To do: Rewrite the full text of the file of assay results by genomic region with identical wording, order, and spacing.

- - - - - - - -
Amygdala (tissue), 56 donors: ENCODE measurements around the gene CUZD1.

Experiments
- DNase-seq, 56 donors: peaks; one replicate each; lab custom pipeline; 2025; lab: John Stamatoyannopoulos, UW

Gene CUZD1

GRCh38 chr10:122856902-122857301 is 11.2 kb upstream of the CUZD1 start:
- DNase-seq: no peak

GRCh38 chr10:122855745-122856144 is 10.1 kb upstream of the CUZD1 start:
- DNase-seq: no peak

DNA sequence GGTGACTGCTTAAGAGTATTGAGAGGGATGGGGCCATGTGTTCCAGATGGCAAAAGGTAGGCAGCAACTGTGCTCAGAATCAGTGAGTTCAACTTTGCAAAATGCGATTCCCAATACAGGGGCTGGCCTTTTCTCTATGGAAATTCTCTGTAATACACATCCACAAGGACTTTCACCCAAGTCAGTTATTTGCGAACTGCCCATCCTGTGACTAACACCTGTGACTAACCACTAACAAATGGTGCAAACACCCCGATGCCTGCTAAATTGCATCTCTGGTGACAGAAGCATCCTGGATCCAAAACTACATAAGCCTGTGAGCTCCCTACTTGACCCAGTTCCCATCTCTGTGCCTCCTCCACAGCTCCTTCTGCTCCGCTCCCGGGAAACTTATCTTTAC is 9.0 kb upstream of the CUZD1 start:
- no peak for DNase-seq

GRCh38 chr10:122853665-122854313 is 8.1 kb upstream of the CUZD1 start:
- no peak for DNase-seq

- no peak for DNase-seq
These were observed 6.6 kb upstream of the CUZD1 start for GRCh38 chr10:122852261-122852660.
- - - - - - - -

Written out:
Amygdala (tissue), 56 donors: ENCODE measurements around the gene CUZD1.

Experiments
- DNase-seq, 56 donors: peaks; one replicate each; lab custom pipeline; 2025; lab: John Stamatoyannopoulos, UW

Gene CUZD1

GRCh38 chr10:122856902-122857301 is 11.2 kb upstream of the CUZD1 start:
- DNase-seq: no peak

GRCh38 chr10:122855745-122856144 is 10.1 kb upstream of the CUZD1 start:
- DNase-seq: no peak

DNA sequence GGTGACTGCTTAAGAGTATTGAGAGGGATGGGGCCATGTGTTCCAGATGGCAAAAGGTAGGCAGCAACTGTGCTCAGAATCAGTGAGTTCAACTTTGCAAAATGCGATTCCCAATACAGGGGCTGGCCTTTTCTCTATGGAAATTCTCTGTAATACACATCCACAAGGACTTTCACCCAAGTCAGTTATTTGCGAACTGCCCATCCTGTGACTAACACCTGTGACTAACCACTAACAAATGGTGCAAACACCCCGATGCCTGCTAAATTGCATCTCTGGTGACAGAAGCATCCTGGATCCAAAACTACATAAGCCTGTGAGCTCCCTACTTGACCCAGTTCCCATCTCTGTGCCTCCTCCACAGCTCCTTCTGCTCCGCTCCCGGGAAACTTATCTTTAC is 9.0 kb upstream of the CUZD1 start:
- no peak for DNase-seq

GRCh38 chr10:122853665-122854313 is 8.1 kb upstream of the CUZD1 start:
- no peak for DNase-seq

- no peak for DNase-seq
These were observed 6.6 kb upstream of the CUZD1 start for GRCh38 chr10:122852261-122852660.